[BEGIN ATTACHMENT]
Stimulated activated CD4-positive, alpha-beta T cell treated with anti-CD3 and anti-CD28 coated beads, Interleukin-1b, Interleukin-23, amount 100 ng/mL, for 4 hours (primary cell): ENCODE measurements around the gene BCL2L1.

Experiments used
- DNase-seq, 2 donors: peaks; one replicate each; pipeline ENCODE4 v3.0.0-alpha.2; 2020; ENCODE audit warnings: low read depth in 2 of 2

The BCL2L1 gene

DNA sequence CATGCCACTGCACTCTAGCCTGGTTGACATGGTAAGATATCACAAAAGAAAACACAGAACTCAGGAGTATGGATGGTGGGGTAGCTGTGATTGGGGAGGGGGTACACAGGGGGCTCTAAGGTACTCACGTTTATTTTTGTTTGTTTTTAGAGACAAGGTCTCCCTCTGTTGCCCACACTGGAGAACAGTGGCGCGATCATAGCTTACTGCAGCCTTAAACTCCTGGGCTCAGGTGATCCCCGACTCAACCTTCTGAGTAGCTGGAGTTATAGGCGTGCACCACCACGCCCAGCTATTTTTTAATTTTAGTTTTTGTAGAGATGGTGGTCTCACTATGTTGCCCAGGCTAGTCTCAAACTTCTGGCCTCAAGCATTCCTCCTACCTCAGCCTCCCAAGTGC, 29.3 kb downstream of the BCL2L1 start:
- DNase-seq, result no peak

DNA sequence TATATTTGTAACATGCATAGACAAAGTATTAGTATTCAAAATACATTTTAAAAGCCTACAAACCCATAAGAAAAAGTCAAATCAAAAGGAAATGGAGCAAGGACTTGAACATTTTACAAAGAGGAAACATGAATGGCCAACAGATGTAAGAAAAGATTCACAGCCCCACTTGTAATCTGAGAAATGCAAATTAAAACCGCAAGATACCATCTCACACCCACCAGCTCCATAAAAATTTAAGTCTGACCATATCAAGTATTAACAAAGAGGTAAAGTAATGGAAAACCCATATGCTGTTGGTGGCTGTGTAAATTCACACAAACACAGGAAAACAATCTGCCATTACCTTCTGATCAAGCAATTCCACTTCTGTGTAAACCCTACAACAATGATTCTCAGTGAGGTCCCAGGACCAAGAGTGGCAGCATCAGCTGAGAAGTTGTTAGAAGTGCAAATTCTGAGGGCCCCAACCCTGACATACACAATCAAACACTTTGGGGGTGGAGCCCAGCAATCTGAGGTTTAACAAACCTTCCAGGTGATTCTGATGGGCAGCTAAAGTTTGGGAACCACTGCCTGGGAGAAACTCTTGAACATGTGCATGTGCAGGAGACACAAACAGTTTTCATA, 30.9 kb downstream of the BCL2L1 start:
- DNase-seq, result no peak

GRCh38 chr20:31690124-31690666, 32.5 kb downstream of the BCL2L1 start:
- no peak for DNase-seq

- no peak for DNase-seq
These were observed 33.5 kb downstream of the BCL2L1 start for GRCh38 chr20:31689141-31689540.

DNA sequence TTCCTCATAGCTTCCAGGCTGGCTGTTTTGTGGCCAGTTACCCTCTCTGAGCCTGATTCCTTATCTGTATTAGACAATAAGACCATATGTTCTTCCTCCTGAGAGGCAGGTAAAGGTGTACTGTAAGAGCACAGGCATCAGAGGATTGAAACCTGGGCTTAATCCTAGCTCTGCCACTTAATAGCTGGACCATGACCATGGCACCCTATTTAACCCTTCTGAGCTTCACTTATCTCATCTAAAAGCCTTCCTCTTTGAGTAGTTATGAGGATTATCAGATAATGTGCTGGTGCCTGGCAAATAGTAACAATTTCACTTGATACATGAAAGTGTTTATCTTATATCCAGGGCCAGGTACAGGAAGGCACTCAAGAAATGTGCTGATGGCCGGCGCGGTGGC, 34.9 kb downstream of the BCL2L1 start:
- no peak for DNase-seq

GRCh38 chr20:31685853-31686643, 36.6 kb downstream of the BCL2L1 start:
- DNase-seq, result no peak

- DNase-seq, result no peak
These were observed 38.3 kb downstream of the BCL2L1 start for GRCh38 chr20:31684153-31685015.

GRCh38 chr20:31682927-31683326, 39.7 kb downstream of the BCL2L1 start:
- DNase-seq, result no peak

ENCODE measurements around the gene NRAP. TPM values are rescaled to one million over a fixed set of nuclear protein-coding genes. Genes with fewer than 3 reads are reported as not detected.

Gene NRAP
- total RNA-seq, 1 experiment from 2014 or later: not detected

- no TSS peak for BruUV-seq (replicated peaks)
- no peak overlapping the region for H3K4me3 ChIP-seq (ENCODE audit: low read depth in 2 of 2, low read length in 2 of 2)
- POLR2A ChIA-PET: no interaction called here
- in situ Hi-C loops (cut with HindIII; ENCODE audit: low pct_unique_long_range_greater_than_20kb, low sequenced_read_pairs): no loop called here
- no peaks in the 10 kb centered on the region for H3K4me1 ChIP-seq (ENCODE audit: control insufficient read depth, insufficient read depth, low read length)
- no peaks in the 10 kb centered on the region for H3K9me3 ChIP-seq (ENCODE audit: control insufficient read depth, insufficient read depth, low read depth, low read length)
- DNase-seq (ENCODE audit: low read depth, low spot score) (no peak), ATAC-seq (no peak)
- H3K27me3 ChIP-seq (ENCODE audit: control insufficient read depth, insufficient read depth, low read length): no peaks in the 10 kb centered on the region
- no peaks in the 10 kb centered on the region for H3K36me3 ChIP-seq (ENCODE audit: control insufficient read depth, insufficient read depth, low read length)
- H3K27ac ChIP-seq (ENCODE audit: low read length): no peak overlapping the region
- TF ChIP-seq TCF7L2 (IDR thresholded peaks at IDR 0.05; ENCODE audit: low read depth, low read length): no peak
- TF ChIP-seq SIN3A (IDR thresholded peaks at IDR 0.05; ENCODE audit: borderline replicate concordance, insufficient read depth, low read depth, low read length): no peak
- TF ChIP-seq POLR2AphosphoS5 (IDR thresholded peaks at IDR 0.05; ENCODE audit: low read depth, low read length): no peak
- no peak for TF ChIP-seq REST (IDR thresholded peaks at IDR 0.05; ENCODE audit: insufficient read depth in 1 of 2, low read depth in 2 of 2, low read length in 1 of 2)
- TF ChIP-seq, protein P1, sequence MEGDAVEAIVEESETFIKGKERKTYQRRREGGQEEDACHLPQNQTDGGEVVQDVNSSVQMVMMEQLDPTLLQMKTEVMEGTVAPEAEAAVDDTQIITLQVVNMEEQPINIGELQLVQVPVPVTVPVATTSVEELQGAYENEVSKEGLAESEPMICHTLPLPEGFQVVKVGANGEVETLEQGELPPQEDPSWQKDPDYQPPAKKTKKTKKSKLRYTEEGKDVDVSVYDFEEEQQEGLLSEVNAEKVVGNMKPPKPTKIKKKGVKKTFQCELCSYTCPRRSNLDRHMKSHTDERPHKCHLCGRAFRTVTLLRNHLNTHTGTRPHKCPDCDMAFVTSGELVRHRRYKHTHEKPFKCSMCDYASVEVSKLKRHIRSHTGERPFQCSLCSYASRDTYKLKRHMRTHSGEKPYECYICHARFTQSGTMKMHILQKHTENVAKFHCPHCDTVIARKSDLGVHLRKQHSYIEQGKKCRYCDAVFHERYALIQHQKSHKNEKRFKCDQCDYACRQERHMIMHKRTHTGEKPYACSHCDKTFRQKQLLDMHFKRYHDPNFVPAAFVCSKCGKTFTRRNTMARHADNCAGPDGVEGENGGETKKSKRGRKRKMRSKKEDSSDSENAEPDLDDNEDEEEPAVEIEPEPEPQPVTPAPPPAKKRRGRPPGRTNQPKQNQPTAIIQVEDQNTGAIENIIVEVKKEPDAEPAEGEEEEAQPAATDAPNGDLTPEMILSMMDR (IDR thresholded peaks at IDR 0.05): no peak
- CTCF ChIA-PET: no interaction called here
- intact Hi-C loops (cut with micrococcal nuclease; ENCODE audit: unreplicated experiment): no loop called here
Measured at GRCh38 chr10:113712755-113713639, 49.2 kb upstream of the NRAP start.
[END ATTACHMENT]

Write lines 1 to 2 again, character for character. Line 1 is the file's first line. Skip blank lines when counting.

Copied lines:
Stimulated activated CD4-positive, alpha-beta T cell treated with anti-CD3 and anti-CD28 coated beads, Interleukin-1b, Interleukin-23, amount 100 ng/mL, for 4 hours (primary cell): ENCODE measurements around the gene BCL2L1.

Experiments used